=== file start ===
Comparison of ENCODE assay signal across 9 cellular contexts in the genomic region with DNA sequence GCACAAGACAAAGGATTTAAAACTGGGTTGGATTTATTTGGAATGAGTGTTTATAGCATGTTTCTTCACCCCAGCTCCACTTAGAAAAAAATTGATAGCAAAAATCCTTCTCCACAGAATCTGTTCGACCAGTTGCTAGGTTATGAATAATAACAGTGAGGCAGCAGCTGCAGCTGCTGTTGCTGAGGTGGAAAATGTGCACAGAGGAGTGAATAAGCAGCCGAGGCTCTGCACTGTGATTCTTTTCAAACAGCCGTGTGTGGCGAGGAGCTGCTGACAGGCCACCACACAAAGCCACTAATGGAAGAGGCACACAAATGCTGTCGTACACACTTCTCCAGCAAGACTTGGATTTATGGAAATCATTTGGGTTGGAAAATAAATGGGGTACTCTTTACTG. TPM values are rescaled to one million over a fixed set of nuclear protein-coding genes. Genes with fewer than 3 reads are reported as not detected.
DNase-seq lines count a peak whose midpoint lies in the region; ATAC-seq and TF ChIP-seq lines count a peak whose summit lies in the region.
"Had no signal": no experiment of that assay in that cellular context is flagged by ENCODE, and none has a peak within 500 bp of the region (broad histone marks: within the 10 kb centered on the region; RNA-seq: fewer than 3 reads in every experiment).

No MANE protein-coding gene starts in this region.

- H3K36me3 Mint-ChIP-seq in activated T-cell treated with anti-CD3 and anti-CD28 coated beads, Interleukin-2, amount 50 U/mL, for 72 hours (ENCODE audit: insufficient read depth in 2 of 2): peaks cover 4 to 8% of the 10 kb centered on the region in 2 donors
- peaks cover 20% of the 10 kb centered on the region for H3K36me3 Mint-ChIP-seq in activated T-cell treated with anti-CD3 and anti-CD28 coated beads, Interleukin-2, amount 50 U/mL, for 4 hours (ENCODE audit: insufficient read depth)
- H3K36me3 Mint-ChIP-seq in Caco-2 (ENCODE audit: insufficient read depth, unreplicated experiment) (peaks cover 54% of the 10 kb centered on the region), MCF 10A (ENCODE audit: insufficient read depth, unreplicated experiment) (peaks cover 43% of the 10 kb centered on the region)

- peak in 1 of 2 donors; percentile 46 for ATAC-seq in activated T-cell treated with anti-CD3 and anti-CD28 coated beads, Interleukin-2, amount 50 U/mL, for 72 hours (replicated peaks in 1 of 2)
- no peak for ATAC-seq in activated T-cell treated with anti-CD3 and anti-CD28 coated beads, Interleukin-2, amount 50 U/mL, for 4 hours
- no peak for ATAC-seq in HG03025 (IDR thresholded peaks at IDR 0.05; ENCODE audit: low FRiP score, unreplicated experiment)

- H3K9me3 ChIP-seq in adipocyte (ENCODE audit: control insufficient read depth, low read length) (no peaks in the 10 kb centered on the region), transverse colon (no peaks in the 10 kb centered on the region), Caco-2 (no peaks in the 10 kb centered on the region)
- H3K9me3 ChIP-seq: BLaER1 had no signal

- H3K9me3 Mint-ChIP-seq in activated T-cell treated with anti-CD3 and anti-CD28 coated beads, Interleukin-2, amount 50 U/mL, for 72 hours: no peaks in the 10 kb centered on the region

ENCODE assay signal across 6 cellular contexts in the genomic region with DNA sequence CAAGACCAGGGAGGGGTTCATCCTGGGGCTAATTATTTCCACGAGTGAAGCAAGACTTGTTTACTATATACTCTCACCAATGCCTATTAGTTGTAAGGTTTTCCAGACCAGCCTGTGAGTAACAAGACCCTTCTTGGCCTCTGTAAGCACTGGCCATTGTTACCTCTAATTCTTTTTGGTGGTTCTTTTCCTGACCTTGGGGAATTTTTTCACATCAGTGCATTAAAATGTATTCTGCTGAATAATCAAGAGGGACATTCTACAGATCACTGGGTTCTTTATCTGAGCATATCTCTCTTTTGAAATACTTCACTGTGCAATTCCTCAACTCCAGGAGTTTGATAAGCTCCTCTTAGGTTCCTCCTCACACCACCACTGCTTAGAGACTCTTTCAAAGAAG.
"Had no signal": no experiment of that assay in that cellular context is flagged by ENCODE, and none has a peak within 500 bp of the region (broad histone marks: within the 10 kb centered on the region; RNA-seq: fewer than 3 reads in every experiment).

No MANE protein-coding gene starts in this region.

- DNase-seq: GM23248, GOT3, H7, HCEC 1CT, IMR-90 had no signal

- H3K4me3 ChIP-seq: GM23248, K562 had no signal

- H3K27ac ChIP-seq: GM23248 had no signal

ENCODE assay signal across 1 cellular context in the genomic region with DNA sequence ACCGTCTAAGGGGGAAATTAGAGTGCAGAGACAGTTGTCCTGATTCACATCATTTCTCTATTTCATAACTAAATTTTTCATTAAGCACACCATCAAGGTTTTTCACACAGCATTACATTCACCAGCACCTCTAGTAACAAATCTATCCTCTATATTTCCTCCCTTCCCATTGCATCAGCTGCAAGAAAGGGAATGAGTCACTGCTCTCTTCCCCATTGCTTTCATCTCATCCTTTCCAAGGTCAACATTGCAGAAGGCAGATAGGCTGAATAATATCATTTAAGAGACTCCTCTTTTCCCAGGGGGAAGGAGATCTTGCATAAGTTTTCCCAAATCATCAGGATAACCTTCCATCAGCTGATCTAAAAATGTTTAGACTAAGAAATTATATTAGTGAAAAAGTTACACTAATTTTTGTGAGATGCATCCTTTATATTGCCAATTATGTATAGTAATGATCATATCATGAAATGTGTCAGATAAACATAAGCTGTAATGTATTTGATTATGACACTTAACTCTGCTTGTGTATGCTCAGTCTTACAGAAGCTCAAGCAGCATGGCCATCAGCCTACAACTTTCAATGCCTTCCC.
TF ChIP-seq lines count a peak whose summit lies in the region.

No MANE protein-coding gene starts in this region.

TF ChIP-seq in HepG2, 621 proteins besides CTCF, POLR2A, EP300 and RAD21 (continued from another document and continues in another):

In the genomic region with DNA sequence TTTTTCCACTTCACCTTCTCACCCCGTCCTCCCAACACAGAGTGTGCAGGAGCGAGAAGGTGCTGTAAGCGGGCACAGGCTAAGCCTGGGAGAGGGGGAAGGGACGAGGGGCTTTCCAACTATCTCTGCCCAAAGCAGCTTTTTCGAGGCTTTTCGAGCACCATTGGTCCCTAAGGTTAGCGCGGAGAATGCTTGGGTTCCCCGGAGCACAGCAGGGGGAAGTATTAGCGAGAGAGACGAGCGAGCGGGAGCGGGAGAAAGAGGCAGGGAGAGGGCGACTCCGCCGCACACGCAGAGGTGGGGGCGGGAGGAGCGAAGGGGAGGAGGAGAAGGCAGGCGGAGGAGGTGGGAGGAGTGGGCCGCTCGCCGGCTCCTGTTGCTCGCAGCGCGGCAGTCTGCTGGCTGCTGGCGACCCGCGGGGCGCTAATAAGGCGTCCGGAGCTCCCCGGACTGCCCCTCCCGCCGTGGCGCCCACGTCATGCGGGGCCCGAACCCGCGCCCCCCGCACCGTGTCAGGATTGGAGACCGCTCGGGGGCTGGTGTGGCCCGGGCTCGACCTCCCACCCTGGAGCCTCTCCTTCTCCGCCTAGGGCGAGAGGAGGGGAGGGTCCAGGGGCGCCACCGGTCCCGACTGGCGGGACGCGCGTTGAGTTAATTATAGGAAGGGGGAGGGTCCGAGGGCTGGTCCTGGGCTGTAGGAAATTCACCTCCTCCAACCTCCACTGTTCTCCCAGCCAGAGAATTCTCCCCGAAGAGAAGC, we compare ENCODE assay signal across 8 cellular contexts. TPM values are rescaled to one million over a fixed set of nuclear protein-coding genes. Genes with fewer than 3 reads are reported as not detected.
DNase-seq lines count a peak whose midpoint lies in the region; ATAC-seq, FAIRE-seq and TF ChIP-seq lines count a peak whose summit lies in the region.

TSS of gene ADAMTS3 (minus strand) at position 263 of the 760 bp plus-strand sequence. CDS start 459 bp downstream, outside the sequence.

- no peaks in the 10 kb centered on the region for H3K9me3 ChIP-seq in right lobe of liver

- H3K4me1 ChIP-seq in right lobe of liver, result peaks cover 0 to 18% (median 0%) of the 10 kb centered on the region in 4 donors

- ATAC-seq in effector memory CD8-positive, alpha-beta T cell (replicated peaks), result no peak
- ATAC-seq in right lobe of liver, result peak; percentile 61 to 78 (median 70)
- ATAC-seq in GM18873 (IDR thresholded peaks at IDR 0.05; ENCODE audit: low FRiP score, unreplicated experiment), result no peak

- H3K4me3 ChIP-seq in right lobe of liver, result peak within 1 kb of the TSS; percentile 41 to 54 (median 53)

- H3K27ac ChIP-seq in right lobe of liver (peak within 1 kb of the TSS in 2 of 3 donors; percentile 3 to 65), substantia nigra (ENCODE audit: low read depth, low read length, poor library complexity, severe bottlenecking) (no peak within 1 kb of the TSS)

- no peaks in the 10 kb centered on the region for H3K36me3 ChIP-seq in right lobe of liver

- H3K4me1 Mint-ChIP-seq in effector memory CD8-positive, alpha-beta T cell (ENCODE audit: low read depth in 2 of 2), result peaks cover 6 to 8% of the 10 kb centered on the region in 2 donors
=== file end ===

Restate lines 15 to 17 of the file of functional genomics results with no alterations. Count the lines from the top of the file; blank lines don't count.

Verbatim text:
"Had no signal": no experiment of that assay in that cellular context is flagged by ENCODE, and none has a peak within 500 bp of the region (broad histone marks: within the 10 kb centered on the region; RNA-seq: fewer than 3 reads in every experiment).

No MANE protein-coding gene starts in this region.

- DNase-seq: GM23248, GOT3, H7, HCEC 1CT, IMR-90 had no signal